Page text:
“ASK A TROOPER” by Sgt. Troy Christianson of the Minnesota State Patrol
Question: Has the law requiring vehicles operated on roadways to have sound suppression devices (mufflers) been changed?
I see vehicles with straight pipes, motorcycles with straight pipes and hear many others that sound as if they have no suppression.
If the law is there why is it not enforced?
Answer: The law has not changed.
This is what the Minnesota State Statute 169.69 states:
“Every motor vehicle shall at all times be equipped with a muffler in good working order which blends the exhaust noise into the overall vehicle noise and is in constant operation to prevent excessive or unusual noise, and no person shall use a muffler cutout, bypass, or similar device upon a motor vehicle on a street or highway."
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"The exhaust system shall not emit or produce a sharp popping or crackling sound. Every motor vehicle shall at all times be equipped with such parts and equipment so arranged and kept in such state of repair as to prevent carbon monoxide gas from entering the interior of the vehicle.
"No person shall have for sale, sell or offer for sale or use on any motor vehicle any muffler that fails to comply with the specifications as required by the commissioner of public safety.”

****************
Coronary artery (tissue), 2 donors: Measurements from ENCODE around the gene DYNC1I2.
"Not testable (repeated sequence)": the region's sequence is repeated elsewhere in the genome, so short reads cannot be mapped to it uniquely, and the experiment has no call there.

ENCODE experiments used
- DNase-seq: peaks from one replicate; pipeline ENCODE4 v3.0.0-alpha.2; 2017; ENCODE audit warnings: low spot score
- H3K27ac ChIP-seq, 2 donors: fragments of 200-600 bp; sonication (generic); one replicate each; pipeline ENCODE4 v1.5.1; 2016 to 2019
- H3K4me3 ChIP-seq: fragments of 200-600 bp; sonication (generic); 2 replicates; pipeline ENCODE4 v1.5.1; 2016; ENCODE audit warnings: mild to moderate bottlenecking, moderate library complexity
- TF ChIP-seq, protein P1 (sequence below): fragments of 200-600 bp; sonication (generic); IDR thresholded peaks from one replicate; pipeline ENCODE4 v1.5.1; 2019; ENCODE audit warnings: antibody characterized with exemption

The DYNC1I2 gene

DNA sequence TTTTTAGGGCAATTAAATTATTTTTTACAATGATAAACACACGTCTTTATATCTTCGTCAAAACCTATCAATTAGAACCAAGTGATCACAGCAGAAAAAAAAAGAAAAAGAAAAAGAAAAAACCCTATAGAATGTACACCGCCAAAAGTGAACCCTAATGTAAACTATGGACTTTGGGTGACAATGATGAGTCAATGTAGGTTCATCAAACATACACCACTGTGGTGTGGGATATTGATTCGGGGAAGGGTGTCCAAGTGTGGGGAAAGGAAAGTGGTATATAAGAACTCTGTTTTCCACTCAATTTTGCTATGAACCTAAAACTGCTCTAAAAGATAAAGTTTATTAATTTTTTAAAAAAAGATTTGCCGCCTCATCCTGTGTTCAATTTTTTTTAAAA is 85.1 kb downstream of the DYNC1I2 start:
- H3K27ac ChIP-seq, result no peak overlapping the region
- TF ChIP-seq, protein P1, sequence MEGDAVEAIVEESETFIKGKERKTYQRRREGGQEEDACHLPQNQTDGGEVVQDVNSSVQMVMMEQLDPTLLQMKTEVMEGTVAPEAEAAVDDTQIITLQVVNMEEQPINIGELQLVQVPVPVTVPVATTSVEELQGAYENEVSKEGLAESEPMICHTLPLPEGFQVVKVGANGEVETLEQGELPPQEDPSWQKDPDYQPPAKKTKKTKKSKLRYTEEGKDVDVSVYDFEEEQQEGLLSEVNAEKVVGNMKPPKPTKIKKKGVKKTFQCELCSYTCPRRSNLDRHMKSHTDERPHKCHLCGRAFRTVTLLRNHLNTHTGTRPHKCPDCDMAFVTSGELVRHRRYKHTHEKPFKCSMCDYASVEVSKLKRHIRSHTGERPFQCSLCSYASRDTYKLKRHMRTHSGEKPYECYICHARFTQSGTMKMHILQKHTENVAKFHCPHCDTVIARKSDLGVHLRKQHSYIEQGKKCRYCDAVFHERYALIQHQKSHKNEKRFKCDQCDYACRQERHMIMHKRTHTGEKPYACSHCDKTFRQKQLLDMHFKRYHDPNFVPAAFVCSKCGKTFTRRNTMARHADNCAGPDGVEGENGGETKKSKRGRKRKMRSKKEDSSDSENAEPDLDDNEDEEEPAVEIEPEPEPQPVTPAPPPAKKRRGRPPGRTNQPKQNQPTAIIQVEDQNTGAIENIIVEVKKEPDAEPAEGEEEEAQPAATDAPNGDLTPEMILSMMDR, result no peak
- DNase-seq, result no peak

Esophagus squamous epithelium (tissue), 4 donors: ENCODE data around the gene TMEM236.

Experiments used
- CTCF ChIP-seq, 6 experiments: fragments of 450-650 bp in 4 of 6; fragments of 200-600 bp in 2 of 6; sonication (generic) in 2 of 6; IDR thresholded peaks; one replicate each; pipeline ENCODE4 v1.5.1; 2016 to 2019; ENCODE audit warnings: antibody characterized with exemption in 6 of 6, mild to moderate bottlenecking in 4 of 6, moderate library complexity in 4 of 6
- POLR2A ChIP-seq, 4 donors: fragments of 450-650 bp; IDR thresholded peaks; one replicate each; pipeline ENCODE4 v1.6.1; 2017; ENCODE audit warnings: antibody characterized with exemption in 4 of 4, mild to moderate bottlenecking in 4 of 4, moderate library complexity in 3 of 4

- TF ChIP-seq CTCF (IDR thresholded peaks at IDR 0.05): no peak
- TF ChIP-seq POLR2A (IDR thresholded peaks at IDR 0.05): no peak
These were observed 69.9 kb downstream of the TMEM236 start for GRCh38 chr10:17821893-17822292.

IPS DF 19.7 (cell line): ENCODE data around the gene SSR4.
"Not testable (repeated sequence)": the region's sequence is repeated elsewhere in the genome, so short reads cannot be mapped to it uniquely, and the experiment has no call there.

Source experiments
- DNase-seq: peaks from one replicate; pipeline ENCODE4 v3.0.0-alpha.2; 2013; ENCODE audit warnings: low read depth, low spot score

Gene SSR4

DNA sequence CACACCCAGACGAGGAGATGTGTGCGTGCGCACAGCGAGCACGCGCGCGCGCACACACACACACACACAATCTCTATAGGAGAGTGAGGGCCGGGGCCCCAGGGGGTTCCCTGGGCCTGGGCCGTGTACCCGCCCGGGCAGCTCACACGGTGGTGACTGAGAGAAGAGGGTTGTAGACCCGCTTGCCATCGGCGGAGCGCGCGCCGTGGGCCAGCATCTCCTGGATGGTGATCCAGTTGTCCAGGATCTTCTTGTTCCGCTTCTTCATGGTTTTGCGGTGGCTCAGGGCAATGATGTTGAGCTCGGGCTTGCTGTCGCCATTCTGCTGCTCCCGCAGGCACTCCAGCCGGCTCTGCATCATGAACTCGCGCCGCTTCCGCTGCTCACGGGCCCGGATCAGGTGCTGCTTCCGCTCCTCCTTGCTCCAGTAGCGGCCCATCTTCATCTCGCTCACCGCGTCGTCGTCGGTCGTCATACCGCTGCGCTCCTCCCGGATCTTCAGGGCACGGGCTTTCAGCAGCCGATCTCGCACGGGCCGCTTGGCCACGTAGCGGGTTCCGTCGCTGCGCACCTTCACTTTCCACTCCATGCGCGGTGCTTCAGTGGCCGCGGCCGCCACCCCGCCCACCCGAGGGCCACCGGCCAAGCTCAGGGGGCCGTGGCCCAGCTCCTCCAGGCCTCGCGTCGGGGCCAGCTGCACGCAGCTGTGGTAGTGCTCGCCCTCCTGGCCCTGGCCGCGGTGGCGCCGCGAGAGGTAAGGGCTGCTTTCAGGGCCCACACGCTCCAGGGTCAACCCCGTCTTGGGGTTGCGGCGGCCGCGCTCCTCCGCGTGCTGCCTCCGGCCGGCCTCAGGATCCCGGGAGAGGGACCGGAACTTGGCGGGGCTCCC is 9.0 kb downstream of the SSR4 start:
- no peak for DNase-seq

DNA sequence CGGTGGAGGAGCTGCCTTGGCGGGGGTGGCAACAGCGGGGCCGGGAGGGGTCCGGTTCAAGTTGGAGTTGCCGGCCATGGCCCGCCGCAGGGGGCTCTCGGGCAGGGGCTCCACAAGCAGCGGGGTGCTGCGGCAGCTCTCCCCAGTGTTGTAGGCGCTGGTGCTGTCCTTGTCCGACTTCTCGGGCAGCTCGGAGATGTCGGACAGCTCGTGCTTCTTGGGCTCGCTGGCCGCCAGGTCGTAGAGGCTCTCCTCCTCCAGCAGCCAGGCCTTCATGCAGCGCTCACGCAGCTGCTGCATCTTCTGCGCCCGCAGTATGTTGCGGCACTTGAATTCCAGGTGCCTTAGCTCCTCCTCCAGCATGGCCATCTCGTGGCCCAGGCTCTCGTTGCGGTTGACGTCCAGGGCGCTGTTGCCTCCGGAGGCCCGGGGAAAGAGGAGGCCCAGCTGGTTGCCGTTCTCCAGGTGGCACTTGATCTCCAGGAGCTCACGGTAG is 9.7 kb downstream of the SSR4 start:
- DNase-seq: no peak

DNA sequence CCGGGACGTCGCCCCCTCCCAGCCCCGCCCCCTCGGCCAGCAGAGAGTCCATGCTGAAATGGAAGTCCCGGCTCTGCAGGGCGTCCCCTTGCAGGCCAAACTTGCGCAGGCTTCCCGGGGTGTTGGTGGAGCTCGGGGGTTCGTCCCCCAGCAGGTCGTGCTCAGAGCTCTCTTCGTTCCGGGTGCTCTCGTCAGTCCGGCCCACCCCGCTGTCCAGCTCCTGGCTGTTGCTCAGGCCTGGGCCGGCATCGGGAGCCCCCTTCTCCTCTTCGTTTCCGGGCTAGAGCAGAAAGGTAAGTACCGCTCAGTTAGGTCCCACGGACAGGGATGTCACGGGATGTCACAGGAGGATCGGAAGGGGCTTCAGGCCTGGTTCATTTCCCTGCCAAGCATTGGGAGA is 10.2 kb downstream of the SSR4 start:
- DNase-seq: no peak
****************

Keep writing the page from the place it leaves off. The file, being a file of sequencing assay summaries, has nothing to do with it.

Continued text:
The law does not specifically answer how loud a motorized vehicle can be, but it does say that a vehicle must have a good working muffler that prevents “excessive or unusual noise.” So any cutouts or bypasses, straight pipes or rusted out mufflers and exhaust with holes are all illegal. After market mufflers, sometimes called “glass packs” or “cherry bombs,” can be an issue as they may produce “a sharp popping or crackling sound.”
Some counties and cities have local noise ordinances. Some of these cover the amount of noise, duration of noise, and source sound other than ambient noise that affect residents. A noise ordinance defines which sounds are and are not acceptable at any given time so that residents can live comfortably with the sounds that they hear. Some of these are effective during certain times of the day, usually applying at night. So depending on where you live, I would check with the local authorities on their ordinances.
I know that this law is enforced and we do our best to educate the public on traffic safety and equipment violations through education and enforcement.
If you have any questions concerning traffic related laws or issues in Minnesota send your questions to Sgt. Troy Christianson – Minnesota State Patrol at 2900 48th Street NW, Rochester MN 55901-5848. (Or reach him at, Troy.Christianson@state.mn.us) Twitter: MSPPIO_SOUTH